It is always better to leave politics at a time of your own choosing. Very few do, because politics is such an exciting career that most people cannot bear to let go. I had reached the highest office I could aspire to (leader of the Senate), and I had been attorney-general and, before that, the shadow attorney-general, for ten years. In my final year, I led two very important law reforms: marriage equality, and reform of Australia’s national security law relating to foreign interference. So I had a perfect opportunity to go out on a high, and I took it. It wasn’t an easy decision, but it was certainly the right one – much better than the way most political careers finish.
There are similarities and differences between my previous jobs and my current one. I am still a public figure, and still closely involved in policy at the highest level. But there are important differences too: I am an observer and an interpreter of events, rather than a protagonist. So there is less adrenaline. It’s a bit like being a professional sportsman who retires as a player and becomes a commentator.
Every day is different. There have been many good days, among them my visit to Portsmouth with the Australian prime minister Scott Morrison for the 75th anniversary of D-Day commemorations. The most difficult was the day of the Christ Church massacre. The grief that we at Australia House felt for our New Zealand kinsmen was palpable. It was made worse by the fact that the killer was an Australian.
There are two big issues facing the world today that are related. The rise of protectionism, and the fraying of the rules-based international order that has been the mainstay of the post-war state system.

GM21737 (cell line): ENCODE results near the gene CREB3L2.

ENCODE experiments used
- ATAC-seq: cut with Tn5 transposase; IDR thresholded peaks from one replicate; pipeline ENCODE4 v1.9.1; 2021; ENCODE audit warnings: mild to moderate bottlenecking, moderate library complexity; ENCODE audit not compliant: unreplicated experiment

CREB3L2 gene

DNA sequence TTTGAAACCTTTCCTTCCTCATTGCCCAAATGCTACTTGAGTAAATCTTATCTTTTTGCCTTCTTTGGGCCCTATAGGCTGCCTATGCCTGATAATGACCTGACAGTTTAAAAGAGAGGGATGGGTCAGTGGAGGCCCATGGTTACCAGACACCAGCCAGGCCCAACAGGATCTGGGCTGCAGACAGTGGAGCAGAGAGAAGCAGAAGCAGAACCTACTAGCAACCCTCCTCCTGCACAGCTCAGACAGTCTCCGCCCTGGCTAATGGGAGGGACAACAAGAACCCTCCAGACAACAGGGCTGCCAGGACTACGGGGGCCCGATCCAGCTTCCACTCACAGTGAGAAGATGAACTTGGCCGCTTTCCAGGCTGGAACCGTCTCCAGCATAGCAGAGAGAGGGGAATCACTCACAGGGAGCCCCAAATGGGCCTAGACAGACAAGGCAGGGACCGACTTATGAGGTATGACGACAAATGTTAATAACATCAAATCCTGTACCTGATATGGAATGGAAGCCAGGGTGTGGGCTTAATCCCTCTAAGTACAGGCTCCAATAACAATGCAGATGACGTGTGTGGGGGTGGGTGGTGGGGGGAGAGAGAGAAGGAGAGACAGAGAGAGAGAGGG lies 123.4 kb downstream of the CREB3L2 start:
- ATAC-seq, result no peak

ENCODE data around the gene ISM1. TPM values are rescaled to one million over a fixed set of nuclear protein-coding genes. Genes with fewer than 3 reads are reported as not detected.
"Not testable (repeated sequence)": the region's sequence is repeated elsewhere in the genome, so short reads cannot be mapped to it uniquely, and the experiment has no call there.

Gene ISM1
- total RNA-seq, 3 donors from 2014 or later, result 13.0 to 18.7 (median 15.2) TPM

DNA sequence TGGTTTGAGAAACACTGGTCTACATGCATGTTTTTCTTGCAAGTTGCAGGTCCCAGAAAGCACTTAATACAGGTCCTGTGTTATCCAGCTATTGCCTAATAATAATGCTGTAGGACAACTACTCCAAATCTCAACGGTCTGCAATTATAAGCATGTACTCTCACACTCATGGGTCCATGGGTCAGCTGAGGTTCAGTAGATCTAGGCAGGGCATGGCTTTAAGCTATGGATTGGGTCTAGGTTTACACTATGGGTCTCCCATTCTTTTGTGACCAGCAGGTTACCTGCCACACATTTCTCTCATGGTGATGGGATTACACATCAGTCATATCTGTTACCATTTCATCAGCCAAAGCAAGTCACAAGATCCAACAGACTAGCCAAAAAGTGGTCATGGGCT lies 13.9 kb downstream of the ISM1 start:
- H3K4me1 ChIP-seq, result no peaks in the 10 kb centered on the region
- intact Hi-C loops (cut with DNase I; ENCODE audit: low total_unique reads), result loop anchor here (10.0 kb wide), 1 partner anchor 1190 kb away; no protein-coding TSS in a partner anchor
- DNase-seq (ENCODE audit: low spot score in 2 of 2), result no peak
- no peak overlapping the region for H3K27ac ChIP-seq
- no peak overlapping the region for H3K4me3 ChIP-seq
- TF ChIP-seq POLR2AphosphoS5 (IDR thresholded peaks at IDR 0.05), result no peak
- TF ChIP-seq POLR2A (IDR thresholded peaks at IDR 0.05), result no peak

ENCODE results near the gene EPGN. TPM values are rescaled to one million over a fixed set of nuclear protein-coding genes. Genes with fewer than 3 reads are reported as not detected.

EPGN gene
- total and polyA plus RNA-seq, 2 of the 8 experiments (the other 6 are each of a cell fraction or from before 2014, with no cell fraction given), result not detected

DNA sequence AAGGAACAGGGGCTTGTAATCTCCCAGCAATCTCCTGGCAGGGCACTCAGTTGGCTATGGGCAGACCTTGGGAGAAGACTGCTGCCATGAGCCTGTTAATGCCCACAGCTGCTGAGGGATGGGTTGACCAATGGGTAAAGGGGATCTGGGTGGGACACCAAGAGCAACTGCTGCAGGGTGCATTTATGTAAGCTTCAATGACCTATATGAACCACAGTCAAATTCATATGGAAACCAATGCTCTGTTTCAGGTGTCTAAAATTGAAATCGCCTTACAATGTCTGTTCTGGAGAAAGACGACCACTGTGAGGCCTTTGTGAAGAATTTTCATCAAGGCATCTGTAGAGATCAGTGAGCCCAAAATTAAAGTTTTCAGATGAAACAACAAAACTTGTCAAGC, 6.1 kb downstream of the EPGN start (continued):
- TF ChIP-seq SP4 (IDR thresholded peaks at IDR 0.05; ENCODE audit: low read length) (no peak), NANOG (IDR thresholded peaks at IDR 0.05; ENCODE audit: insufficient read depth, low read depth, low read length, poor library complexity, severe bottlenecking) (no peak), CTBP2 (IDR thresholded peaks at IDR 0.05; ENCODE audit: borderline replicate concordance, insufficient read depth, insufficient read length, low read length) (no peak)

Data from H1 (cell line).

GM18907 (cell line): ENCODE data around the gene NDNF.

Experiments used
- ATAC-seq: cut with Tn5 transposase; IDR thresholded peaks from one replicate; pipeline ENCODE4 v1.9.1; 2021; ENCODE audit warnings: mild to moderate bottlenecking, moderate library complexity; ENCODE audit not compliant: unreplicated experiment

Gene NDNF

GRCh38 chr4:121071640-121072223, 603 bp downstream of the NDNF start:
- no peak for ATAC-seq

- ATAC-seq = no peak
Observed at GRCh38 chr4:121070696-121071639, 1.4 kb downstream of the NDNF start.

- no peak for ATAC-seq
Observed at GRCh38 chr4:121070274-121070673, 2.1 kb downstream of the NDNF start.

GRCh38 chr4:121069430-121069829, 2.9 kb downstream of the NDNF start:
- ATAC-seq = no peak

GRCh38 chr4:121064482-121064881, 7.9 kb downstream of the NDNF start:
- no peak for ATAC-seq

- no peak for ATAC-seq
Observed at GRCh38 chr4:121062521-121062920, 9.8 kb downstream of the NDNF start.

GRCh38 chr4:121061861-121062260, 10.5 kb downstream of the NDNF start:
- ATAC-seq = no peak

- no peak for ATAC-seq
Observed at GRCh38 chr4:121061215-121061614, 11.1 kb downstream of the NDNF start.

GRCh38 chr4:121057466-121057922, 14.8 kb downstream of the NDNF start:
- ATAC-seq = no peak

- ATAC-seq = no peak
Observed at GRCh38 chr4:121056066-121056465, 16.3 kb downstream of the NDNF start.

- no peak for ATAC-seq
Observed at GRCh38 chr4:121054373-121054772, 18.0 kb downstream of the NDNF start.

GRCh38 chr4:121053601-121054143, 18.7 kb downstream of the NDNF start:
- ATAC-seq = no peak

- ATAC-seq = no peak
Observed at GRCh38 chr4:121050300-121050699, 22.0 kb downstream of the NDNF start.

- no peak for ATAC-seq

I want to achieve a lot of things, but at the top of the list is securing a broad and deep free trade agreement between our two countries, when you achieve Brexit. Both governments are committed to it, so the political will is there. It makes sense for both in economic terms, and it will be a tangible achievement to which the UK government will be able to point in the immediate post-Brexit period.
Indigenous people have lived in Australia for many millennia, but modern Australian history began with a British project – the settlement at Botany Bay in 1788. The federation of the Australian colonies in 1901 to constitute a new nation, the Commonwealth of Australia, was brought about by an act of the British Parliament. So, for almost 250 years, we have had a shared history.
I heard someone say recently that Australia is the most successful thing Britain ever did. More than two-thirds of Australians trace their ancestry to the British Isles. We have a common language, common law and similar institutions. We have common values and interests, and enormous affinities in culture and lifestyle as well – of which nothing is more emblematic than The Ashes. We have a similar sense of humour (admittedly, yours is a little more subtle, ours a little more sardonic). But perhaps most important are the people-to-people links. More than a million of our 25 million population are British citizens: more Britons live in Australia than on continental Europe.
As David Cameron said in his address to the Australian Parliament a few years ago, “There is no country in the world to which I travel, which feels more like visiting family.”